Mrs. Dalloway by Virginia Woolf

I had never read Woolf before, and Mrs. Dalloway was nothing like what I expected. The book follows a day in the life of a well-off Londoner as she prepares for a party she’ll be hosting. The narrative meanders through the perspectives of many other people around town, though, pivoting so deftly in the points of view that I often went back to reread the transitions. Woolf’s prose has the same timeless, contemporary quality as F. Scott Fitzgerald’s — there was something about the 1920s, I guess, that allowed these writers to step out of their own circumstances and tap into something universal.

To be honest, I wished I had read this book in the context of a class. The plot hinged on characters’ recollections of the past and how those memories informed their present actions. World War I, and characters’ previous love affairs, cast a large shadow. For me, the prose was the most rewarding element of this book, and I think the other aspects would have come to life more had I read this book with a broader context than its introduction and a few notes in Wikipedia.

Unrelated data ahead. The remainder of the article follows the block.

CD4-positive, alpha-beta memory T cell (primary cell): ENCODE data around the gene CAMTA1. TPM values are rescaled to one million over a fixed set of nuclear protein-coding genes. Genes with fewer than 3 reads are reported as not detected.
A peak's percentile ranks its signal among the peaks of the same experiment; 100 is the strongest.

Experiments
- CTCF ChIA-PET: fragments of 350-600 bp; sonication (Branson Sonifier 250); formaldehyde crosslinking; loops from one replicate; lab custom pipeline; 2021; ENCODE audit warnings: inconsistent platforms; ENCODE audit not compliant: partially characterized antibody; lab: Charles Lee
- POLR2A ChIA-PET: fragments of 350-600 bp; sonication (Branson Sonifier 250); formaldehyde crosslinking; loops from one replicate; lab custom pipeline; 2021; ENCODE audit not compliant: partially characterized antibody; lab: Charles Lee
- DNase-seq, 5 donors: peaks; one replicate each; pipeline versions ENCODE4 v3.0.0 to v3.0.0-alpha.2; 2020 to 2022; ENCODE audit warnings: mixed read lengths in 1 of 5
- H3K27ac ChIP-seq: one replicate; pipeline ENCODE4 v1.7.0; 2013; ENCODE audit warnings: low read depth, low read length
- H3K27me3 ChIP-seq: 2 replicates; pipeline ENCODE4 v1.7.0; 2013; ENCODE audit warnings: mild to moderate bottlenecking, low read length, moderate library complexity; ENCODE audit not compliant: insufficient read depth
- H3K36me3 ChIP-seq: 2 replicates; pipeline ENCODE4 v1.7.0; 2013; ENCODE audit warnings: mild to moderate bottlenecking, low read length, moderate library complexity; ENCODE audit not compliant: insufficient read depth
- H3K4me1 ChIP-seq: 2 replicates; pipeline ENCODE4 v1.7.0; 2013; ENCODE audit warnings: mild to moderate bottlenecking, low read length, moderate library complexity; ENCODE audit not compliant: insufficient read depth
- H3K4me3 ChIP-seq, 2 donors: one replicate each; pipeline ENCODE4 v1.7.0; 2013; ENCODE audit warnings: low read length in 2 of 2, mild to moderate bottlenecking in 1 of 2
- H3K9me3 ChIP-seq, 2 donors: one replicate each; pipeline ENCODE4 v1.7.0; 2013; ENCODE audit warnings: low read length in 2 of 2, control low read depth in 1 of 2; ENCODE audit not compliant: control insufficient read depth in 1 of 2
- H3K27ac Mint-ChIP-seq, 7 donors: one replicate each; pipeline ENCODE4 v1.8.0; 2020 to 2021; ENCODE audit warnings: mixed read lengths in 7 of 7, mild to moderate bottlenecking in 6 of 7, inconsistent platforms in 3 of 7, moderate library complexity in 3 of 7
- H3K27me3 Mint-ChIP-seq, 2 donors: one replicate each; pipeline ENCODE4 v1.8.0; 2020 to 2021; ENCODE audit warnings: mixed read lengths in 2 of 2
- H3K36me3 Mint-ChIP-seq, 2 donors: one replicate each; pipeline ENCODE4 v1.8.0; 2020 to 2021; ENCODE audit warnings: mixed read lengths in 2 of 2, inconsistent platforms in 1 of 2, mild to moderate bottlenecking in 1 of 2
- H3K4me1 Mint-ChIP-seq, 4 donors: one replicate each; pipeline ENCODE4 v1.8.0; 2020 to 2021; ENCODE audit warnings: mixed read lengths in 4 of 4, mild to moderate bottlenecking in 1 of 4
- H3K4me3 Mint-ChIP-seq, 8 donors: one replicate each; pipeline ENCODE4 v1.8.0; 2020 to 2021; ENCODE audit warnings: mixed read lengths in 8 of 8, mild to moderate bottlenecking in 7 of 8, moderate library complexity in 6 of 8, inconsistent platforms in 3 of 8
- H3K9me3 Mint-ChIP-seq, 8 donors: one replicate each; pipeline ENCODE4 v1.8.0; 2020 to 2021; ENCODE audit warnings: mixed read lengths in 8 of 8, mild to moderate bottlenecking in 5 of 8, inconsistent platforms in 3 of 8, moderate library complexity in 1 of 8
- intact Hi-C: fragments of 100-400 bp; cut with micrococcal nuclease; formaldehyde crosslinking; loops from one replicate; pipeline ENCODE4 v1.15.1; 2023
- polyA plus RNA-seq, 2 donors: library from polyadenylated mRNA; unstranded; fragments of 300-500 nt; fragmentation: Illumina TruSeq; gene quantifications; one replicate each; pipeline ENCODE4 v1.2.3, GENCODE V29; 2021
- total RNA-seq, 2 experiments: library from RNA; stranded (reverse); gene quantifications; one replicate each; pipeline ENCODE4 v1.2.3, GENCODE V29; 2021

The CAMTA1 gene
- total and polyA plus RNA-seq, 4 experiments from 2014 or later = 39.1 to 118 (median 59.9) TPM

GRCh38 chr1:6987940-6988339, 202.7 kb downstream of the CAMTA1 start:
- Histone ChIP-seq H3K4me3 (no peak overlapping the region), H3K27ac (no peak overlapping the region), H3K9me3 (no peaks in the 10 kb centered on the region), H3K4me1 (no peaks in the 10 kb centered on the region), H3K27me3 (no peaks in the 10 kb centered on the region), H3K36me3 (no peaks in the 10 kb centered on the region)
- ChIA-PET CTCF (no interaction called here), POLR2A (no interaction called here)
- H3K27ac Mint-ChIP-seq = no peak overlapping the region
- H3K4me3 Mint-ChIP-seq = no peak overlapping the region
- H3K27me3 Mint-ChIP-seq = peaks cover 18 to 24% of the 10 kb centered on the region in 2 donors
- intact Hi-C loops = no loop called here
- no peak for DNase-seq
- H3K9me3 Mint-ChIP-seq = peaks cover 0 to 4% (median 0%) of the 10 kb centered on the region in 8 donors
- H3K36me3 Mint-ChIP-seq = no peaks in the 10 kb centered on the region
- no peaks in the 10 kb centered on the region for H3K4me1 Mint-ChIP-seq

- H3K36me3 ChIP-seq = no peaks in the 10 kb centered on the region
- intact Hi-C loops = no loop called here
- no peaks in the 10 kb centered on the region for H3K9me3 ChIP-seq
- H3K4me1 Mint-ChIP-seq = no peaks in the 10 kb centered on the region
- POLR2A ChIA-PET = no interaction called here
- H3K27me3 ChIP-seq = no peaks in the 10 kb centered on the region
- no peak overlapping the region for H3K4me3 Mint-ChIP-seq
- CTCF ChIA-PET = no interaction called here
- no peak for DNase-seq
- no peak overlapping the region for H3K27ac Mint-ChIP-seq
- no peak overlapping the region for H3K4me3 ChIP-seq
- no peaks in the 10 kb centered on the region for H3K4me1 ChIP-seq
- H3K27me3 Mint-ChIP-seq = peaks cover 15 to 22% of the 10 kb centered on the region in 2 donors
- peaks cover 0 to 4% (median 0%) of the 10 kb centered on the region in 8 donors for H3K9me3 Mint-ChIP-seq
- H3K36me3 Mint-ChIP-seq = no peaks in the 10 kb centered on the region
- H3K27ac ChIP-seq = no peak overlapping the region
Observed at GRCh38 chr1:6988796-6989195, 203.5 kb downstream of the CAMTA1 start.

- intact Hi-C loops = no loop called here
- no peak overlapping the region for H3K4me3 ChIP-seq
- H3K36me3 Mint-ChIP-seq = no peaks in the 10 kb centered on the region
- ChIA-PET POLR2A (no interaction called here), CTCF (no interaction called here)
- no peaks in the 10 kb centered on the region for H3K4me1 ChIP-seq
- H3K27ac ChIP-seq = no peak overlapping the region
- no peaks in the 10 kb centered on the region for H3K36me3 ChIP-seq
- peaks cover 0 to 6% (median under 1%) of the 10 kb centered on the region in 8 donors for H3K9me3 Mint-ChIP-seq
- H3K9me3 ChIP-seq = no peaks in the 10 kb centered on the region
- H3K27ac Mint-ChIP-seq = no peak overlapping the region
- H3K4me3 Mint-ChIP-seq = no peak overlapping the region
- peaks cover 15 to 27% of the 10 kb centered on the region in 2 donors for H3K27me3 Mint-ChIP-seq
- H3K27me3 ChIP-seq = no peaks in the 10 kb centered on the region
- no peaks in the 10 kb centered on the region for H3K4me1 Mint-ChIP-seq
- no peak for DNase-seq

Availability:  COSMOS, USMAI, SMCM
Review Submitted by: Michael Dunn
Rating: Highly Recommended

 

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